Or are there any other reasons?


I mainly work with German SMEs and start-ups as direct clients. I tend to get on with them and simply enjoy the collaboration. There is a significant difference in attitudes between German entrepreneurs and their British counterparts; in particular with respect to quality, flexibility and long-term orientation. This allows me to operate within my comfort zone.


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Jose Arnoldo Rodriguez-Carrington  Identity Verified
Mexico
Local time: 07:11
English to Spanish
+ ...
Other. A mix. Apr 28, 2015

It varies all the time, but I could say:
40% From outside my country but in my continent (the US and Canada).
30% from my country of residence (Mexico), mostly from local branches of international companies.
30% From Europe (The UK and Italy, and ocassionally Germany). I avoid Spanish agencies, since I have had payment problems with every Spanish agency I have worked with.

[Edited at 2015-04-28 16:09 GMT]


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Chris S  Identity Verified
United Kingdom
Member (2011)
Swedish to English
+ ...
Another question Apr 28, 2015

According to this poll, 9% of translators work mainly for clients not located on any continent. So are agencies busy setting up offshore like pirate radio stations in a bid to cut costs further, or is the long-awaited extraterrestrial market finally taking off?

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José Henrique Lamensdorf  Identity Verified
Brazil
Local time: 10:11
English to Portuguese
+ ...
Not necessarily Apr 28, 2015

Chris S wrote:

According to this poll, 9% of translators work mainly for clients not located on any continent. So are agencies busy setting up offshore like pirate radio stations in a bid to cut costs further, or is the long-awaited extraterrestrial market finally taking off?


Translators may have their clients spread so thin all over the world, that "most" of their clients are everywhere. Others, like me and a few others, may have them split almost equally between their home country and their source language's homeland.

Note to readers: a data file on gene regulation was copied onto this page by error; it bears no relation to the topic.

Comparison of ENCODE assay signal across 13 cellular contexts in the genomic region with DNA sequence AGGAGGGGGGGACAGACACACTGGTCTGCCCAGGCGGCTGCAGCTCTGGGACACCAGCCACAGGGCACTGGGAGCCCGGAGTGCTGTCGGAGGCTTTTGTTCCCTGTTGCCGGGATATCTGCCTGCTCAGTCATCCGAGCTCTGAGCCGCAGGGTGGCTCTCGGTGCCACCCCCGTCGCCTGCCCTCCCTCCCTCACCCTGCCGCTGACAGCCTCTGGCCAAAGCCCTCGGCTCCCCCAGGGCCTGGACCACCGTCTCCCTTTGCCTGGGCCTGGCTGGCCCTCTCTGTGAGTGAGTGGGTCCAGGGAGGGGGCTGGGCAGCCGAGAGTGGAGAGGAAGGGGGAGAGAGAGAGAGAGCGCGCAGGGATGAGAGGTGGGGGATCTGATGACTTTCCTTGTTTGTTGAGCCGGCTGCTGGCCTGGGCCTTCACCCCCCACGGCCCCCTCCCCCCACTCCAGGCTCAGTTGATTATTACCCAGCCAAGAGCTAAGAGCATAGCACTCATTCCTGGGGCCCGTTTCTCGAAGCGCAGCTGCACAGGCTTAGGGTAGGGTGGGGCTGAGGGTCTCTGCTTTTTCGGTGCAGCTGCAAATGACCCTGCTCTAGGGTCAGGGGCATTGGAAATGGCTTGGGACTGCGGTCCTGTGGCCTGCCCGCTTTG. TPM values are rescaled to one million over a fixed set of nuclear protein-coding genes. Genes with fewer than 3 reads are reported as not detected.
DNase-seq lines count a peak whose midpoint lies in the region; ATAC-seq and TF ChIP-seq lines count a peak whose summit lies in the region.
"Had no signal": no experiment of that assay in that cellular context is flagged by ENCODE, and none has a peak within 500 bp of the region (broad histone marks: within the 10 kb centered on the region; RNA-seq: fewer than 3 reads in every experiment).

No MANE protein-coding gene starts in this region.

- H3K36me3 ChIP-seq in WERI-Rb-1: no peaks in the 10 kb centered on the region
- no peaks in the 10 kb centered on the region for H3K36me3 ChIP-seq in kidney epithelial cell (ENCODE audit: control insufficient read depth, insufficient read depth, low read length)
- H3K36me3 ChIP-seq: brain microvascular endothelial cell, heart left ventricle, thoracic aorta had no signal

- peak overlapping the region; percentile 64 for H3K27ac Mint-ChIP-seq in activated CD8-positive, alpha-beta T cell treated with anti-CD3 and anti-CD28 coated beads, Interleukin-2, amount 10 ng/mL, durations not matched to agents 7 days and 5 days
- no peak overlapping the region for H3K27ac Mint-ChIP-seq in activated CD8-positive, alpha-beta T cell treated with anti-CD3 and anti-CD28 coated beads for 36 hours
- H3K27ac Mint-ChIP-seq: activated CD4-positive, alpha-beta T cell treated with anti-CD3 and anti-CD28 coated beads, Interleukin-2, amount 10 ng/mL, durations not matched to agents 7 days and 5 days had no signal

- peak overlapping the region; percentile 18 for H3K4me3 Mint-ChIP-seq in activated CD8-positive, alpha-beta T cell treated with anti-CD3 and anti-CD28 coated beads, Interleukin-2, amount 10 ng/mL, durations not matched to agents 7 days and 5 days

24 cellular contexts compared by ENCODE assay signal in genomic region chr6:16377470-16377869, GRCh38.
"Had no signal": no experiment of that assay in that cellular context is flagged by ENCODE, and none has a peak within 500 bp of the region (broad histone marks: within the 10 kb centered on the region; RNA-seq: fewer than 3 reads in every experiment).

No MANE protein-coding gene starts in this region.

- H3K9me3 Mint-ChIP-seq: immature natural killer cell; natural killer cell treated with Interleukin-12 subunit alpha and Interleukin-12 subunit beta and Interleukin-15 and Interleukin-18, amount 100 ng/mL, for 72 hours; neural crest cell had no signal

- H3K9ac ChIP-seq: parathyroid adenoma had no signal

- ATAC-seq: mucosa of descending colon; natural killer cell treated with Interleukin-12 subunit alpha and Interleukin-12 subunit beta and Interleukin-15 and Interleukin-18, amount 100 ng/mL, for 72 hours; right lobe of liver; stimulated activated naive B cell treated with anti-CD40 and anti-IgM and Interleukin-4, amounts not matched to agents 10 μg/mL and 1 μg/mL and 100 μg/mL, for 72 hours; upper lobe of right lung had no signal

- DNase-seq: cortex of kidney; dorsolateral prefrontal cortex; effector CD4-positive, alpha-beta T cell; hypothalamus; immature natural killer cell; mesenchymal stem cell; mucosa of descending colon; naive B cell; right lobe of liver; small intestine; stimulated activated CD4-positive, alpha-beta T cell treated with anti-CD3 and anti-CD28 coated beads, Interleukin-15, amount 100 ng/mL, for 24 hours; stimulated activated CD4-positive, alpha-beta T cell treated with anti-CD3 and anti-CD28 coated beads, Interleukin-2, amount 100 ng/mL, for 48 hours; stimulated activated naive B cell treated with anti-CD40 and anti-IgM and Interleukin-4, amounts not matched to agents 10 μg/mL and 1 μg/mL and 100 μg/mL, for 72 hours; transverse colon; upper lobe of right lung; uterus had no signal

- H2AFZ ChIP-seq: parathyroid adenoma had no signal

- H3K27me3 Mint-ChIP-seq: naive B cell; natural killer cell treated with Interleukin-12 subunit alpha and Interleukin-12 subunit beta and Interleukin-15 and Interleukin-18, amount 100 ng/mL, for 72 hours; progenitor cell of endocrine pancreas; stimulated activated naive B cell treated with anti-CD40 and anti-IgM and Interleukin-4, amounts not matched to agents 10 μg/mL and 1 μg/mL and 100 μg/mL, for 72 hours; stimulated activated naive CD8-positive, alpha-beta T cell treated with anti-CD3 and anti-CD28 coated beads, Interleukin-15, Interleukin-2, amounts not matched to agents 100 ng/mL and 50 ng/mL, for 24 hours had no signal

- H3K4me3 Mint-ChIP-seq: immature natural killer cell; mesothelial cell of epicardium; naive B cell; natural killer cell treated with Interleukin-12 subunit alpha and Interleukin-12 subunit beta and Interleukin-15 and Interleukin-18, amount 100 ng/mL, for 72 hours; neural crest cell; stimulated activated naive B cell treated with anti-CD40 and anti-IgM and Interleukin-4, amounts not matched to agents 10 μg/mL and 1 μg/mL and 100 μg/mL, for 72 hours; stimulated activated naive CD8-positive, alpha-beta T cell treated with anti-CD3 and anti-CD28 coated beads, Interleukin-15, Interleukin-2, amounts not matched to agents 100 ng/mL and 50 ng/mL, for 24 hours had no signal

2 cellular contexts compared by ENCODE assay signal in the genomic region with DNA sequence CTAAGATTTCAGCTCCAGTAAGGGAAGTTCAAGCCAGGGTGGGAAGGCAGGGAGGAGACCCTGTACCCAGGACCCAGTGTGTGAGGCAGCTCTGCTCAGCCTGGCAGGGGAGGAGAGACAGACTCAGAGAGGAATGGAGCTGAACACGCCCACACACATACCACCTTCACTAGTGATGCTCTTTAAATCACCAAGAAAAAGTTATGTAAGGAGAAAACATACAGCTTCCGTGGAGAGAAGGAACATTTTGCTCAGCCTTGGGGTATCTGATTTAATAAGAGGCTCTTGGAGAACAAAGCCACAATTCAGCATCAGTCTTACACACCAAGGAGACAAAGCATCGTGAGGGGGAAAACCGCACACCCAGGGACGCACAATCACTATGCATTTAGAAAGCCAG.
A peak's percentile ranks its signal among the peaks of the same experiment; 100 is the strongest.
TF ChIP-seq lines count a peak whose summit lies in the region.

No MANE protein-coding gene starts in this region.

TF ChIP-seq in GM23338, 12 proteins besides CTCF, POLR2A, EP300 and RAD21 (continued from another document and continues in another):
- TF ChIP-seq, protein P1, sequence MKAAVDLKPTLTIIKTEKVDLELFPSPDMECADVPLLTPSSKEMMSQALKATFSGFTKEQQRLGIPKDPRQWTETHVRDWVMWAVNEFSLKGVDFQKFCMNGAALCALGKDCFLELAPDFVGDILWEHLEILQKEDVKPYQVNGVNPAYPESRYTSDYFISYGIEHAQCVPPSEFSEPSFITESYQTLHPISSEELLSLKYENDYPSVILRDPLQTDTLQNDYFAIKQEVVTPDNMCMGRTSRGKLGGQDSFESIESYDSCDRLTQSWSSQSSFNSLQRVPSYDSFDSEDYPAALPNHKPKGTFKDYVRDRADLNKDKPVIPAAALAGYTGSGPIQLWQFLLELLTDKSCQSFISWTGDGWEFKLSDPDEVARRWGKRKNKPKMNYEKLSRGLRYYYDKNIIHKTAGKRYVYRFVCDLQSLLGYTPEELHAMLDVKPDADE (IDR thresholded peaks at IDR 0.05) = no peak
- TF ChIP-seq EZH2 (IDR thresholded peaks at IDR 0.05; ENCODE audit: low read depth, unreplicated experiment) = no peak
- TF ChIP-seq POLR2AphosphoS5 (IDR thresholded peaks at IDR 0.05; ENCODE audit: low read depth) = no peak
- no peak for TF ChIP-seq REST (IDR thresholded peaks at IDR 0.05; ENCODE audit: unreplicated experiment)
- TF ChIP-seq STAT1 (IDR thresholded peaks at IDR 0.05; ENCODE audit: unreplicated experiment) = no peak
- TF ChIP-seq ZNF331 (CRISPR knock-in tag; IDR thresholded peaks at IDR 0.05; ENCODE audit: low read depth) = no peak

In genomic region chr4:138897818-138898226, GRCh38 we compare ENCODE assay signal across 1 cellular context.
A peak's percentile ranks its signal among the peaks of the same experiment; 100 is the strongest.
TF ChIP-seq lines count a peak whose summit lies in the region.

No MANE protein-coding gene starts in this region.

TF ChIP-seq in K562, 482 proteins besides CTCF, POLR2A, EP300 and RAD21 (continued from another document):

Some translators who accept despicable rates, and who in turn provide the deserved despicable service, may be agency-hopping forever, never having a chance to serve the same one twice, so their always new clients may pop up anywhere on the planet.

After all, less than 1 out of every 10 translators who replied fall into this group.

[Edited at 2015-04-28 21:07 GMT]


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Mario Chavez  Identity Verified
Local time: 08:11
English to Spanish
+ ...
Still statistically inane for a poll Apr 29, 2015

Noni Gilbert wrote:

... I would say that I think it is informative to ask this question relatively frequently to see how the market is moving. Obviously this is not going to produce statistically reliable information, but it does give us a sense. Something I ask myself quite often is whether European clients are using cheaper translators in other continents...


IF and WHEN Proz builds a comparative table so that we can see the same poll's evolution over the years, yes, I agree with you. But let's be serious: Proz's model is stuck in the early 2000s.